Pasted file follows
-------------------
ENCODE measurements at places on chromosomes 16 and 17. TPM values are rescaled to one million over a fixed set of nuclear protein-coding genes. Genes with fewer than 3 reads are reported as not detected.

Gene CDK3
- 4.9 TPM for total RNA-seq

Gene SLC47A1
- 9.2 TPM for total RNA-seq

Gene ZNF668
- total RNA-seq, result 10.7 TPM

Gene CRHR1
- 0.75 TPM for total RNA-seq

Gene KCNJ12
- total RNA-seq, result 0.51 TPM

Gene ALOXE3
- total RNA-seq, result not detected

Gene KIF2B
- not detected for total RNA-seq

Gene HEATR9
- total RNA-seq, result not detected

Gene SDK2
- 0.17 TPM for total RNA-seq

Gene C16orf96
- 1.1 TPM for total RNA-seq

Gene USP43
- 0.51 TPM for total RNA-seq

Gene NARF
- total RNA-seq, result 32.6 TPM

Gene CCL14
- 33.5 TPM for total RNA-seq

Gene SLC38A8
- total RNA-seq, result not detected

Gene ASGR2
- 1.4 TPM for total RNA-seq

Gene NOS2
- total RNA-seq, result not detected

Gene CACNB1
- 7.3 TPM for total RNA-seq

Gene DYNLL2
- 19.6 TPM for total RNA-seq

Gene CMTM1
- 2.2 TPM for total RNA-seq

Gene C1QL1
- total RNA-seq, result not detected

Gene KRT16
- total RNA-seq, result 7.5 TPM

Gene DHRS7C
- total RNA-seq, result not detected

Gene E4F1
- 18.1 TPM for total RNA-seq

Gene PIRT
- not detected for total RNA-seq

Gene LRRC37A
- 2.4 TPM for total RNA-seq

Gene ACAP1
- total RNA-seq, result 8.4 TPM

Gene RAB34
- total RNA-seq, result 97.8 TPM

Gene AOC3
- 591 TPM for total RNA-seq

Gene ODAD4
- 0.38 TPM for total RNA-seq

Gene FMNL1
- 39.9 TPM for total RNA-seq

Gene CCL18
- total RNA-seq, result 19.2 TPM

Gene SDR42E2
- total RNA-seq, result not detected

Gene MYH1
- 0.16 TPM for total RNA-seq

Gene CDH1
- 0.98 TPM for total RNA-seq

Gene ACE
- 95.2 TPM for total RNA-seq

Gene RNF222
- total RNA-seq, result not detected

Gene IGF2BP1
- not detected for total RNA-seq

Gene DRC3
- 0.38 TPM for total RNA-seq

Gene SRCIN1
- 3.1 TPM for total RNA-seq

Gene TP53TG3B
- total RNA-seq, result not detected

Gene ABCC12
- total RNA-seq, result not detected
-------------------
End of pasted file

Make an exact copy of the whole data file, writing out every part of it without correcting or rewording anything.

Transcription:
ENCODE measurements at places on chromosomes 16 and 17. TPM values are rescaled to one million over a fixed set of nuclear protein-coding genes. Genes with fewer than 3 reads are reported as not detected.

Gene CDK3
- 4.9 TPM for total RNA-seq

Gene SLC47A1
- 9.2 TPM for total RNA-seq

Gene ZNF668
- total RNA-seq, result 10.7 TPM

Gene CRHR1
- 0.75 TPM for total RNA-seq

Gene KCNJ12
- total RNA-seq, result 0.51 TPM

Gene ALOXE3
- total RNA-seq, result not detected

Gene KIF2B
- not detected for total RNA-seq

Gene HEATR9
- total RNA-seq, result not detected

Gene SDK2
- 0.17 TPM for total RNA-seq

Gene C16orf96
- 1.1 TPM for total RNA-seq

Gene USP43
- 0.51 TPM for total RNA-seq

Gene NARF
- total RNA-seq, result 32.6 TPM

Gene CCL14
- 33.5 TPM for total RNA-seq

Gene SLC38A8
- total RNA-seq, result not detected

Gene ASGR2
- 1.4 TPM for total RNA-seq

Gene NOS2
- total RNA-seq, result not detected

Gene CACNB1
- 7.3 TPM for total RNA-seq

Gene DYNLL2
- 19.6 TPM for total RNA-seq

Gene CMTM1
- 2.2 TPM for total RNA-seq

Gene C1QL1
- total RNA-seq, result not detected

Gene KRT16
- total RNA-seq, result 7.5 TPM

Gene DHRS7C
- total RNA-seq, result not detected

Gene E4F1
- 18.1 TPM for total RNA-seq

Gene PIRT
- not detected for total RNA-seq

Gene LRRC37A
- 2.4 TPM for total RNA-seq

Gene ACAP1
- total RNA-seq, result 8.4 TPM

Gene RAB34
- total RNA-seq, result 97.8 TPM

Gene AOC3
- 591 TPM for total RNA-seq

Gene ODAD4
- 0.38 TPM for total RNA-seq

Gene FMNL1
- 39.9 TPM for total RNA-seq

Gene CCL18
- total RNA-seq, result 19.2 TPM

Gene SDR42E2
- total RNA-seq, result not detected

Gene MYH1
- 0.16 TPM for total RNA-seq

Gene CDH1
- 0.98 TPM for total RNA-seq

Gene ACE
- 95.2 TPM for total RNA-seq

Gene RNF222
- total RNA-seq, result not detected

Gene IGF2BP1
- not detected for total RNA-seq

Gene DRC3
- 0.38 TPM for total RNA-seq

Gene SRCIN1
- 3.1 TPM for total RNA-seq

Gene TP53TG3B
- total RNA-seq, result not detected

Gene ABCC12
- total RNA-seq, result not detected